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Fighting back from 'mother of all surgeries'

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Michael Healy doing what he loves. Photo by Tony McElhinney

Michael Healy doing what he loves. Photo by Tony McElhinney

Michael Healy doing what he loves. Photo by Tony McElhinney

Lauragh man Michael Healy went through what's known as 'The Mother of All Surgeries' - and that's by no means an excessive title.

In 2011, at age 53, he was diagnosed with 'PMP' - cancer of the appendix or Pseudomyxoma Peritonei - and in 2012 underwent 13-hour surgery in Basingstoke the UK.

This involved the removal of the right side of his colon, spleen, appendix, gall bladder, umbilicus, and greater and lesser omentum. His liver, kidneys, and peritoneum were stripped.

This was followed by the administration of chemotherapy - heated to 42 degrees - into his abdomen for an hour and a half.

It sounds and was gruesome, and the recovery process was draining from both a physical and mental point of view. But the surgery was life-saving, and Michael's story was ultimately a positive one.

He is today retired and lives in Bantry with his wife, Claire, who - along with their son and daughter, Killian and Aisling - was the main bedrock on his journey back to himself.

And it was support that was most certainly needed.

"The thing about it is that there are no obvious symptoms," Michael told The Kerryman. "It's somewhat silent.

"Some types of appendix tumors can cause pseudomyxoma peritonei or PMP, which occurs when the appendix ruptures and the tumour cells leak into the abdominal cavity.

"The tumor cells secrete a protein gel called mucin that can build up in the abdominal cavity and continue to spread. Without treatment, its build-up can lead to problems with the digestive system, intestinal blockages and eventually death, if left untreated.

"What led to me getting my diagnosis is that I was getting a slight pain in my stomach, on and off. I went to a doctor about it, and that was the start of what led to me getting my diagnosis."

Michael went for a series of tests that eventually led to the discovery that he had PMP. In turn, in late 2011, he met a consultant who nailed down plans for January 2012 surgery.

While it wasn't until surgery took place that the full extent of the damage could be determined, it turned out that, while the spread was large, the damage caused would be classified as 'low grade'.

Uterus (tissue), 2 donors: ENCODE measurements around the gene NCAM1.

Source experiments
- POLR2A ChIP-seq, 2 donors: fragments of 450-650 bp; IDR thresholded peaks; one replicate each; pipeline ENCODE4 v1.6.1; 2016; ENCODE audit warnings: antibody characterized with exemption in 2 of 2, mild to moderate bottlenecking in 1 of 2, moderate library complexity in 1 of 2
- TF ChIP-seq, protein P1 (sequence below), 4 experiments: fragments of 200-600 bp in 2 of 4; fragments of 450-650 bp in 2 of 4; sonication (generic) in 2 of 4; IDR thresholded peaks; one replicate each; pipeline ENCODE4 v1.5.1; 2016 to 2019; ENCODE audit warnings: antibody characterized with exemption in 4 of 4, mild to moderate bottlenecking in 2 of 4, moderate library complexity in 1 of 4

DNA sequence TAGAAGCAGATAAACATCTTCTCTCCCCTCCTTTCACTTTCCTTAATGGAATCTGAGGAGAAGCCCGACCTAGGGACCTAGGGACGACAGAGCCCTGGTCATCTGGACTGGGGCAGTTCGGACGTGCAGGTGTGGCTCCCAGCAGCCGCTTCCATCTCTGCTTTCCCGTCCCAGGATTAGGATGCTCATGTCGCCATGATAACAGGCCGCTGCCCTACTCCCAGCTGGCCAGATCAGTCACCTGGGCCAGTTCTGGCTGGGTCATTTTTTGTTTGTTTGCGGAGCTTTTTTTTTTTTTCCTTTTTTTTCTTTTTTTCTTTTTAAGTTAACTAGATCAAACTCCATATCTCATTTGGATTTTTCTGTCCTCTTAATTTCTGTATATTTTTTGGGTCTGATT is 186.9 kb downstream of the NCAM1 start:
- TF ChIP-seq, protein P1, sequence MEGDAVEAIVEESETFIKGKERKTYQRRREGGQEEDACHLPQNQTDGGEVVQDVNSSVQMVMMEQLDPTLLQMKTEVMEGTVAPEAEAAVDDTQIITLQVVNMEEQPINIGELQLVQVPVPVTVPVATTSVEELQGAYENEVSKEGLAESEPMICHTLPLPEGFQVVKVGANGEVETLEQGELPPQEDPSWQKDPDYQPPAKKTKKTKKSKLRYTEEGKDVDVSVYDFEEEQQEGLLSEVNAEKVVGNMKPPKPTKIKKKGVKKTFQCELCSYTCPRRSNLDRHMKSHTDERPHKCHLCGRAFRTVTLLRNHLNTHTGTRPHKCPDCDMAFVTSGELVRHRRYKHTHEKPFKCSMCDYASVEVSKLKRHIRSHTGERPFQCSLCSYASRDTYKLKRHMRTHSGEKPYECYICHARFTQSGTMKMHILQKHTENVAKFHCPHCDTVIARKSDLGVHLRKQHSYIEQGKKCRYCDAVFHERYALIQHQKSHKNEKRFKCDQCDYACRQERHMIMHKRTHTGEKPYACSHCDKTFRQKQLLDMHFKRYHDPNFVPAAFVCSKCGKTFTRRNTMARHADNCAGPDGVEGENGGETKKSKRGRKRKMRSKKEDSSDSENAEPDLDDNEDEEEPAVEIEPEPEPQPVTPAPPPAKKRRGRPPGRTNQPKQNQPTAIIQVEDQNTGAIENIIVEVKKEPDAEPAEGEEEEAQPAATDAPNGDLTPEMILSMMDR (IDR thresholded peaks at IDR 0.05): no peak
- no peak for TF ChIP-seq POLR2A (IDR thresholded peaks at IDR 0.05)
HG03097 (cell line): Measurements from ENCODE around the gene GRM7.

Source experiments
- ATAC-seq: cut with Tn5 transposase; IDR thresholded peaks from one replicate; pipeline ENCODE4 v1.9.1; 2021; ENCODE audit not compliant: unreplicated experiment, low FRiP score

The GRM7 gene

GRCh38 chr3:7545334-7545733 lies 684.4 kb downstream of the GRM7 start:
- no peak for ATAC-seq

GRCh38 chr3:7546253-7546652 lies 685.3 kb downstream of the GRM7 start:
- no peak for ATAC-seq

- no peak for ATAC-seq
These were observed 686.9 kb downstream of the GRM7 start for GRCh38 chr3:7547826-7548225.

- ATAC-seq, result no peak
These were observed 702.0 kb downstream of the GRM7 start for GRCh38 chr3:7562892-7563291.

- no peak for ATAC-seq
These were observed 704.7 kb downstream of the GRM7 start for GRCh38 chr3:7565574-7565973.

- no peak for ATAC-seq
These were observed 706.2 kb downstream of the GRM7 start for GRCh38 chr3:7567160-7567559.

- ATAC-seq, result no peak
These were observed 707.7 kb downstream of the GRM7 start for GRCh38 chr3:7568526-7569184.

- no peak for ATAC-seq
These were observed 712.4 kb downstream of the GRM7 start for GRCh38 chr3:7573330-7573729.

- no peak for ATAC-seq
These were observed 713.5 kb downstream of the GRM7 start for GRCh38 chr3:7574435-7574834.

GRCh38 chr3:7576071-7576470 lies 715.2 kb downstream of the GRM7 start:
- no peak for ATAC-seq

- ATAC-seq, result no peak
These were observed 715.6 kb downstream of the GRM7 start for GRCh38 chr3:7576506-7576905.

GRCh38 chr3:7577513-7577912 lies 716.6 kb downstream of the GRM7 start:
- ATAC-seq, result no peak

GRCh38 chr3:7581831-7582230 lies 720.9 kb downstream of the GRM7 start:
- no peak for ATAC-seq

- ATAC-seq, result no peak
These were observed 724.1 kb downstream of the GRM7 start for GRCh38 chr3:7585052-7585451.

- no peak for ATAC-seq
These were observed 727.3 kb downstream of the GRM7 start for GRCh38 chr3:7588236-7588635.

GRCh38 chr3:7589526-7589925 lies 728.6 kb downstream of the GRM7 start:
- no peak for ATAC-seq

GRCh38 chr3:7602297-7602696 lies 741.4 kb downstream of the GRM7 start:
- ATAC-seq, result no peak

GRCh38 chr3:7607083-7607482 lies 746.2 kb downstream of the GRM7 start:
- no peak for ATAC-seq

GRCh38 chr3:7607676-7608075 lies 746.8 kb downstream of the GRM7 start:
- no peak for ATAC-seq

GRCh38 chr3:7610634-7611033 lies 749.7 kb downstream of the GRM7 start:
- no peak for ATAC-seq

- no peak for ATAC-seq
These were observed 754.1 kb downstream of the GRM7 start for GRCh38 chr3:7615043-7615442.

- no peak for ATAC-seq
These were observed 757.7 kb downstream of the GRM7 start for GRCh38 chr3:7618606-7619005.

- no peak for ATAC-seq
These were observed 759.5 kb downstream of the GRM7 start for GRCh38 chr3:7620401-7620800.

He underwent follow-on chemotherapy for four days, 24-hour monitoring in intensive care for five days. He went over three weeks in hospital two and a half weeks without food.

Michael knew "zilch" about the condition beforehand and had remained in denial of his illness. It wasn't until after the operation that the enormity of what he'd been through hit him both physically and mentally.

"The major stumbling block was chronic fatigue," he said. "Even something as simple as getting up and getting dressed was a massive struggle. It's very hard to describe to someone who hasn't been through it.

"Mentally, it was overwhelming, and I went through phases of emotions, whether anger or what have you. You wonder if your lot is to be able to walk to the gate and back and nothing more for the rest of your life.

"I struggled with the fact it was a very rare form of cancer and surgery, so I was alone in that I couldn't talk to anyone who had been through what I was going through.

"I feel rather fortunate that I was diagnosed correctly in Cork and referred to a specialist centre in Basingstoke, where I had surgery performed by world-renowned surgeons. And while recovery was difficult, I am delighted that I can lead a normal life again."

Michael pushed on a little day by day, increasing his daily walking bit by bit. Five months after surgery, he started attending the gym and returned to work for Eircom at around the same time. Six months after that, he took part in a 6k run.

He has since taken part in numerous 10k runs and more than 100 5k parkruns, including in Melbourne, Sydney, and Brisbane, teaming up with Sonia O'Sullivan for some of them.

He has also raised funds for and awareness of cancer research, a role he continues to relish to this day.

"After what happened, I met other survivors," he said. "With a few of them, I got a tour of Breakthrough Cancer Research labs in Cork, and we were blown away by the work they were doing."

Aside from past fund-raising, he has also teamed up with two other survivors and the Hairy Baby t-shirt company. Together they have designed t-shirts that will be launched on World Cancer Day, February 4, coinciding with the opening of Breakthrough Cancer Research's 'The Shop that Nearly Wasn't', the world's first shop stocked and staffed by cancer survivors. It will remain open for one week in Dublin's 'The Library Project'.

Michael's t-shirt will be available at the shop and online at www.breakthroughcancerresearch.ie, and he is unequivocal on the importance of funding research.

"Research is key," he said. "In the case of rarer forms of cancer, I suppose less money and less research is thrown at them than more common cancers, but we'd like to see some change in that.

"We need research to be done on those rare cancers, and raising funds can allow that to happen. The more research we do, the better the outcomes will be."

Kerryman